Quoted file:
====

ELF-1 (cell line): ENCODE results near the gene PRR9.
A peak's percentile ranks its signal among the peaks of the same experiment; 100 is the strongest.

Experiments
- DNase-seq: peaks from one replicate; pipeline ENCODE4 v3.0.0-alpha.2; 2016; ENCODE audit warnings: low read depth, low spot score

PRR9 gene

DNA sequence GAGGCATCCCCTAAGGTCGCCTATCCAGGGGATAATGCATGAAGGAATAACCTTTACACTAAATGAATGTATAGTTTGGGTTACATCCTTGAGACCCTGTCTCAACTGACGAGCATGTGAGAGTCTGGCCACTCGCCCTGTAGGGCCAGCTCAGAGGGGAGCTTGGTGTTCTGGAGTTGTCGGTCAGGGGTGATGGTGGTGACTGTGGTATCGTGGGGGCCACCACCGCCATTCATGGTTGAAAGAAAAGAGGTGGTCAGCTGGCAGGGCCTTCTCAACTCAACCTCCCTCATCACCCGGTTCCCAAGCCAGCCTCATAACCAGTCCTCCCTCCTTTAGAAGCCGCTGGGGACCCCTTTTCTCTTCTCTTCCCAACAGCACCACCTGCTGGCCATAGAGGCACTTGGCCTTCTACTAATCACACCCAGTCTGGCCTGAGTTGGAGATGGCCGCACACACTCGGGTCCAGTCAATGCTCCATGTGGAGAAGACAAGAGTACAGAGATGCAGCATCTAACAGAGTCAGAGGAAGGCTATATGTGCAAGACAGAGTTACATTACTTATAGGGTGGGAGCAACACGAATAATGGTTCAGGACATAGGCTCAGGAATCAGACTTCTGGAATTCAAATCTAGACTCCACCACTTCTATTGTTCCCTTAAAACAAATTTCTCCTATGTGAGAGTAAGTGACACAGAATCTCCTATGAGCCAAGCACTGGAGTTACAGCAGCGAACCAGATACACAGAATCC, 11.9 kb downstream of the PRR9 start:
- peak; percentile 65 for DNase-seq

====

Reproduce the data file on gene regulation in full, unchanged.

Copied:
ELF-1 (cell line): ENCODE results near the gene PRR9.
A peak's percentile ranks its signal among the peaks of the same experiment; 100 is the strongest.

Experiments
- DNase-seq: peaks from one replicate; pipeline ENCODE4 v3.0.0-alpha.2; 2016; ENCODE audit warnings: low read depth, low spot score

PRR9 gene

DNA sequence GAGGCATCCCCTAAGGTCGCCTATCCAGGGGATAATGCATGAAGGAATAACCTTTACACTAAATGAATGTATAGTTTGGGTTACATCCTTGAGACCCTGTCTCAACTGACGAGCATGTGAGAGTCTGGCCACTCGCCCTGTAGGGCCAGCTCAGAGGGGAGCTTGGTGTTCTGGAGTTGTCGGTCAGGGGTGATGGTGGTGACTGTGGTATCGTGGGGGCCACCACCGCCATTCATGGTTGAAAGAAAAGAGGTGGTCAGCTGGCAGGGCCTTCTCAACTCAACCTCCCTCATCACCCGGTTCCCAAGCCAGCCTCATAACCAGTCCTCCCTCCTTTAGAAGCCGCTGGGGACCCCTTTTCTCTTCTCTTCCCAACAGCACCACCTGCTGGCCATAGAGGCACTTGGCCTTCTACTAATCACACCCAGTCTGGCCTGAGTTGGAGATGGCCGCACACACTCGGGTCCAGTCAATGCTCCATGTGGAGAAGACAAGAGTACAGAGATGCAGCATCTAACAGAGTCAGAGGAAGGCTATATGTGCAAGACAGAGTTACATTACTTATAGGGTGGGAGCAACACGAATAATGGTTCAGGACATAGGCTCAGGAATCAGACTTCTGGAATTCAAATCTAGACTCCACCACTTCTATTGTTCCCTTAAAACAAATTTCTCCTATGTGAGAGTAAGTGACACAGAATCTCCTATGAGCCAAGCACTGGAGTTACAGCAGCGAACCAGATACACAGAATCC, 11.9 kb downstream of the PRR9 start:
- peak; percentile 65 for DNase-seq